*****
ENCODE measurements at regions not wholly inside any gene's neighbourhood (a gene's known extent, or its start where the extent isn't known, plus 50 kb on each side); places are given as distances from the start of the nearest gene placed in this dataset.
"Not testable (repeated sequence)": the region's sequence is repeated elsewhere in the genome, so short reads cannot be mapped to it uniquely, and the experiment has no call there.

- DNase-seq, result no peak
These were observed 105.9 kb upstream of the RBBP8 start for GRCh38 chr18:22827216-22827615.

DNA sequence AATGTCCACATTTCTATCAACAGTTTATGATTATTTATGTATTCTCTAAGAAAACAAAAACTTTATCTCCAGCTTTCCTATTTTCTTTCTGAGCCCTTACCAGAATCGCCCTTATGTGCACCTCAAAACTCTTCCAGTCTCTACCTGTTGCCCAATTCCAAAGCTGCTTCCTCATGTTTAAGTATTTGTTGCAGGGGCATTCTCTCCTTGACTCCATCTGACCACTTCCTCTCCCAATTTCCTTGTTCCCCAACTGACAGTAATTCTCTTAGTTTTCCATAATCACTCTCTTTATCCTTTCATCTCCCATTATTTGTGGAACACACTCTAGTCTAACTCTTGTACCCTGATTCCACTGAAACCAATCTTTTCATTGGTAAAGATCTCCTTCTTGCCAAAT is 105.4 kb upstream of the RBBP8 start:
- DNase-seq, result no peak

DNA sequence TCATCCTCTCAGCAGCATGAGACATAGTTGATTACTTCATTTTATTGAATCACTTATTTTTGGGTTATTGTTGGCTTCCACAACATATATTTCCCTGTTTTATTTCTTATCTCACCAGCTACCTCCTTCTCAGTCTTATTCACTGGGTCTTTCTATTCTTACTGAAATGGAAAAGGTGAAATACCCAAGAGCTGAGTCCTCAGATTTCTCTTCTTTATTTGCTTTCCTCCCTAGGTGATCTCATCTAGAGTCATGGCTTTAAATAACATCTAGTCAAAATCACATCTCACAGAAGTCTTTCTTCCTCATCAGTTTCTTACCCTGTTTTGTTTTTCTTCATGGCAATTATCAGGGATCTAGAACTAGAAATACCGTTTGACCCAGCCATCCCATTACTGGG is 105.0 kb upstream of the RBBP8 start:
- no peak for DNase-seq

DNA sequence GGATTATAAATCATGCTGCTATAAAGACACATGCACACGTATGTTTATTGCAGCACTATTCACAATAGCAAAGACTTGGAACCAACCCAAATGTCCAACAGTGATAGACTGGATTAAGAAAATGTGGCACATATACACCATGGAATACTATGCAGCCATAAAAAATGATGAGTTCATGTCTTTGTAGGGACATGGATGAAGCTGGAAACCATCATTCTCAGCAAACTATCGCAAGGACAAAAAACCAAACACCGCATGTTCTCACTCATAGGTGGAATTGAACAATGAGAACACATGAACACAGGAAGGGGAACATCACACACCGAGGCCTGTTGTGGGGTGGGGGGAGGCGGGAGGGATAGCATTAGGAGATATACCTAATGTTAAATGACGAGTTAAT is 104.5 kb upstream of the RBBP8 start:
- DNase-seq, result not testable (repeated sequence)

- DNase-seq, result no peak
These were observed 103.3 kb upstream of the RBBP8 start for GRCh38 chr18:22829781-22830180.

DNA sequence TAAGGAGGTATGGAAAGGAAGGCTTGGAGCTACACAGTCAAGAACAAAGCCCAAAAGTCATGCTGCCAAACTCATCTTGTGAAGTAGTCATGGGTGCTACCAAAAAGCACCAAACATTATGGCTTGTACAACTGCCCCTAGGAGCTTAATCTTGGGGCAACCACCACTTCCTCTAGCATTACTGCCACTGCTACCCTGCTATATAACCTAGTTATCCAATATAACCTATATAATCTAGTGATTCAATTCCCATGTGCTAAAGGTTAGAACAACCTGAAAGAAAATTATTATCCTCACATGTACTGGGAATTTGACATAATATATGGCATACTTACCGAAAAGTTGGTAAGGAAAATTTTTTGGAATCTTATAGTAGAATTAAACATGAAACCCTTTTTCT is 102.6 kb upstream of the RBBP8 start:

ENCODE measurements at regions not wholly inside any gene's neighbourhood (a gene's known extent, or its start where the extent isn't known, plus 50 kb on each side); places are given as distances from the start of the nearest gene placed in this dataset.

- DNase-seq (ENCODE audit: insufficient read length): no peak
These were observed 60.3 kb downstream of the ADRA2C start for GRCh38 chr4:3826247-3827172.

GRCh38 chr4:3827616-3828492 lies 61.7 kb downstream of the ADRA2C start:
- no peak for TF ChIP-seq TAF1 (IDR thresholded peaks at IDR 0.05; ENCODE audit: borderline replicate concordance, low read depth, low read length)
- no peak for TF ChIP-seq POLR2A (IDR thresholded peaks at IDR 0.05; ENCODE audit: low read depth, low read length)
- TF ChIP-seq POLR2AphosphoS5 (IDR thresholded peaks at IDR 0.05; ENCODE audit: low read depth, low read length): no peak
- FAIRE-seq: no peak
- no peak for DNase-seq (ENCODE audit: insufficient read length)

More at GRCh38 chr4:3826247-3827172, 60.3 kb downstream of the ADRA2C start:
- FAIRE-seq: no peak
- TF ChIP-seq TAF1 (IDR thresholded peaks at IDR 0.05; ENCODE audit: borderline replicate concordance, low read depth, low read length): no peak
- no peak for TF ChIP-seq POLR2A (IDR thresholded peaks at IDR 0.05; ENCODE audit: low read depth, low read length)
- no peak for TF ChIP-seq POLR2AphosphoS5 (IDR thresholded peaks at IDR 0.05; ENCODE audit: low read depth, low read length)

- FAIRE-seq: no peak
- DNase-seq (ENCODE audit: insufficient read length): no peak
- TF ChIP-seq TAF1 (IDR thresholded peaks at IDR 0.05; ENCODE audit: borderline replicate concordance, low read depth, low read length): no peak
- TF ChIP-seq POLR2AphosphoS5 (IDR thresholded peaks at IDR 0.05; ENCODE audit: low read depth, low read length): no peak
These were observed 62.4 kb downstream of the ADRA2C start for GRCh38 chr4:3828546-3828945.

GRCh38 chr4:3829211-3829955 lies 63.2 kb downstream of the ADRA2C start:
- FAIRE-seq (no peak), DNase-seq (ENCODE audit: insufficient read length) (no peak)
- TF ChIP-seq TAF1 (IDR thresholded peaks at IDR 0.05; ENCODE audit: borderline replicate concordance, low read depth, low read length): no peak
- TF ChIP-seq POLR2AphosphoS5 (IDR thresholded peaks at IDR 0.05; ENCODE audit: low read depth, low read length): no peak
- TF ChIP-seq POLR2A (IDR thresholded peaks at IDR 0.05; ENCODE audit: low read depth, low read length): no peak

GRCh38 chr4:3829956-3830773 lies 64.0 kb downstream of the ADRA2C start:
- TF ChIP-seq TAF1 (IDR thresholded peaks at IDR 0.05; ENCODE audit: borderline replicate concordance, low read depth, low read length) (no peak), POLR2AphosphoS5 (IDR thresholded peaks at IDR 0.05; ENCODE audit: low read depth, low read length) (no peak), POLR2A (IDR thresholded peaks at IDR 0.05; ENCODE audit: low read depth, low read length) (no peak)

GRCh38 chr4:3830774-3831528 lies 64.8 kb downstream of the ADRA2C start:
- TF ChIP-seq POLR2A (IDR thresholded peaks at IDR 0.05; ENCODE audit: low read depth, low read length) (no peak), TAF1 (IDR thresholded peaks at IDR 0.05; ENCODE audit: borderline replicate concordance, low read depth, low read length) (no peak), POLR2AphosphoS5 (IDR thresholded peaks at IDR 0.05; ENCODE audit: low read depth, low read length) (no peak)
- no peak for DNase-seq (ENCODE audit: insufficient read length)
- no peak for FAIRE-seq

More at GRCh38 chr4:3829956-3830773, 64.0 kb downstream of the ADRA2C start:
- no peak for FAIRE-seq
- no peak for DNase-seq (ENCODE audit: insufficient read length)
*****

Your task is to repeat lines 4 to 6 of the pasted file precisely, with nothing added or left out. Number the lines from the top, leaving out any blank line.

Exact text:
These were observed 105.9 kb upstream of the RBBP8 start for GRCh38 chr18:22827216-22827615.

DNA sequence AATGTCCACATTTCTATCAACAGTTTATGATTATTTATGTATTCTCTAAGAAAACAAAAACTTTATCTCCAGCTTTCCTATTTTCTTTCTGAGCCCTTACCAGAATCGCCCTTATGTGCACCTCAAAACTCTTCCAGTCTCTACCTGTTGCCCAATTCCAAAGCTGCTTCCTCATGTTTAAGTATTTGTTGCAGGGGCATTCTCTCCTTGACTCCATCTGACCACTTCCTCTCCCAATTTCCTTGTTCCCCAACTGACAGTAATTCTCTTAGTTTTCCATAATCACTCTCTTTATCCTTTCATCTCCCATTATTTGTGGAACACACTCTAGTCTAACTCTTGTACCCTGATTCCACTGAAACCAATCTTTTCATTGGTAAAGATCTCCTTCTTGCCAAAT is 105.4 kb upstream of the RBBP8 start:
- DNase-seq, result no peak